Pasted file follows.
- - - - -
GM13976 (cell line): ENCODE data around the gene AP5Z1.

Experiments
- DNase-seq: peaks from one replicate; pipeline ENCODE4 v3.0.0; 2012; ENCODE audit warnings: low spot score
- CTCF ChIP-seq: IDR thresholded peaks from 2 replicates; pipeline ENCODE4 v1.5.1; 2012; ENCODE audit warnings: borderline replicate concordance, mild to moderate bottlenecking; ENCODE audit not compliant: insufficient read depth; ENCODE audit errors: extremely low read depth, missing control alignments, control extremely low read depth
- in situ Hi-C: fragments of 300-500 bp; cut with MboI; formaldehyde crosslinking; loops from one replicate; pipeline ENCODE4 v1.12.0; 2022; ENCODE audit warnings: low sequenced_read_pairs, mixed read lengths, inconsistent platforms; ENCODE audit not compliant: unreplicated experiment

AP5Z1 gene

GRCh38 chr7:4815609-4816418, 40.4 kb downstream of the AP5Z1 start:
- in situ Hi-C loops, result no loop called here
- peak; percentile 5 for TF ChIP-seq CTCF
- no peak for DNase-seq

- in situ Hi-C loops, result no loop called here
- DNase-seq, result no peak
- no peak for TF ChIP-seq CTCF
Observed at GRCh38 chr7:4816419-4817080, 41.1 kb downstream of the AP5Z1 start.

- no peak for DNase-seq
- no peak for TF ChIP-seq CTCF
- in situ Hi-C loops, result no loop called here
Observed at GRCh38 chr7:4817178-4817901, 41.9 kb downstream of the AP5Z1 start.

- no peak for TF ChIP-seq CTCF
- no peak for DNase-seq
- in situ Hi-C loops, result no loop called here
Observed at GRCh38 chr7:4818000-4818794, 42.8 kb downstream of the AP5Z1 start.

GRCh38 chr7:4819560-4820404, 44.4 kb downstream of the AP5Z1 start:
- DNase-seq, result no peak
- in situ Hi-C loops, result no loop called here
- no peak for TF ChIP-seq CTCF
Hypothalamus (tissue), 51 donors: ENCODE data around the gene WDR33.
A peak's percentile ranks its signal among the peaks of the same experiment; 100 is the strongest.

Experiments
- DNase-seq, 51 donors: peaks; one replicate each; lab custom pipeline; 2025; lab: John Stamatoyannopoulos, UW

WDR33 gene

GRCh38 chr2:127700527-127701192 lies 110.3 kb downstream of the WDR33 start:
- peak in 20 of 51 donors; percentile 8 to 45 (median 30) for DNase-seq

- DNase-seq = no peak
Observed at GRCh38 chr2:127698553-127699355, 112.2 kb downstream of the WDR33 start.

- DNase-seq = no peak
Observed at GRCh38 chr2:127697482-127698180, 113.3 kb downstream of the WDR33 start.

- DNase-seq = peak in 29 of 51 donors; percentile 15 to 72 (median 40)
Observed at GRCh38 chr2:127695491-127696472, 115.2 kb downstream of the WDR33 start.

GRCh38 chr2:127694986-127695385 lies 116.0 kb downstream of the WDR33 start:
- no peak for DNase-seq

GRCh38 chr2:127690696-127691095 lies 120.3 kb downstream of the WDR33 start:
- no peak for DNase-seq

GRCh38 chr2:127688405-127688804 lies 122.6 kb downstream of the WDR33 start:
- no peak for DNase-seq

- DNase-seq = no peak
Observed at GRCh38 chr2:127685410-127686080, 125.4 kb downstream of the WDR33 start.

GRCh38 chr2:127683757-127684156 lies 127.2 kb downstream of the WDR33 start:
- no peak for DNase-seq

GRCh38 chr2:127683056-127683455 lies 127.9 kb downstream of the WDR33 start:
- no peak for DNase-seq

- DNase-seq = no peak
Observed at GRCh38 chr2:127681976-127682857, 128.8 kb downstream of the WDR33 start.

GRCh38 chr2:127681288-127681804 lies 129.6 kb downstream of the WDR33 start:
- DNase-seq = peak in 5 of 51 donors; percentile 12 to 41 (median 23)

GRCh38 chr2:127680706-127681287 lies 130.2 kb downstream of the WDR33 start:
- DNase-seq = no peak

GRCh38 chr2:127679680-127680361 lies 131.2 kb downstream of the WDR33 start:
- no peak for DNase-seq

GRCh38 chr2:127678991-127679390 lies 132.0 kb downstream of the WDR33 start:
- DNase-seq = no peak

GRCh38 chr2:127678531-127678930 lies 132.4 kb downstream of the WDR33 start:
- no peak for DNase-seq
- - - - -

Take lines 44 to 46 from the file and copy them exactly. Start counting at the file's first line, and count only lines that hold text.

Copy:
GRCh38 chr2:127688405-127688804 lies 122.6 kb downstream of the WDR33 start:
- no peak for DNase-seq

- DNase-seq = no peak